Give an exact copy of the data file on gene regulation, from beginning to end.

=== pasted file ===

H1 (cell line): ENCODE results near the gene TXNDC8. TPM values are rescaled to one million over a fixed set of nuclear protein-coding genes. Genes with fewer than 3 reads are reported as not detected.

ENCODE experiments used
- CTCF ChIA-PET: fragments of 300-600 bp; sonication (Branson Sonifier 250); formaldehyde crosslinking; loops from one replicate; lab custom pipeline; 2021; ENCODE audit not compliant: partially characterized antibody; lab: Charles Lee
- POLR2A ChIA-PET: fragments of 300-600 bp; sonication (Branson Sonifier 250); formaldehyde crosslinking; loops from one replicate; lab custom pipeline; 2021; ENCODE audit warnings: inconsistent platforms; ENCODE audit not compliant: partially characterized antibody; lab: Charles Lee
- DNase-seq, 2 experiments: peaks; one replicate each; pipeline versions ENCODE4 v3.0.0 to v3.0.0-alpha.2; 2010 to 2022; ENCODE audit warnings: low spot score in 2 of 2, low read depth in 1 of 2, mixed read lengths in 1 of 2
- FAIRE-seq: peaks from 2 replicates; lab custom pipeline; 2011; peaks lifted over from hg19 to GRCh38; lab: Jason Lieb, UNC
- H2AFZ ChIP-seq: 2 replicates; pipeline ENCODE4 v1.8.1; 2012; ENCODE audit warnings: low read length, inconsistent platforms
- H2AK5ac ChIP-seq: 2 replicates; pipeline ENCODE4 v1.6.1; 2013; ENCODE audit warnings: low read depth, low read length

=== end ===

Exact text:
H1 (cell line): ENCODE results near the gene TXNDC8. TPM values are rescaled to one million over a fixed set of nuclear protein-coding genes. Genes with fewer than 3 reads are reported as not detected.

ENCODE experiments used
- CTCF ChIA-PET: fragments of 300-600 bp; sonication (Branson Sonifier 250); formaldehyde crosslinking; loops from one replicate; lab custom pipeline; 2021; ENCODE audit not compliant: partially characterized antibody; lab: Charles Lee
- POLR2A ChIA-PET: fragments of 300-600 bp; sonication (Branson Sonifier 250); formaldehyde crosslinking; loops from one replicate; lab custom pipeline; 2021; ENCODE audit warnings: inconsistent platforms; ENCODE audit not compliant: partially characterized antibody; lab: Charles Lee
- DNase-seq, 2 experiments: peaks; one replicate each; pipeline versions ENCODE4 v3.0.0 to v3.0.0-alpha.2; 2010 to 2022; ENCODE audit warnings: low spot score in 2 of 2, low read depth in 1 of 2, mixed read lengths in 1 of 2
- FAIRE-seq: peaks from 2 replicates; lab custom pipeline; 2011; peaks lifted over from hg19 to GRCh38; lab: Jason Lieb, UNC
- H2AFZ ChIP-seq: 2 replicates; pipeline ENCODE4 v1.8.1; 2012; ENCODE audit warnings: low read length, inconsistent platforms
- H2AK5ac ChIP-seq: 2 replicates; pipeline ENCODE4 v1.6.1; 2013; ENCODE audit warnings: low read depth, low read length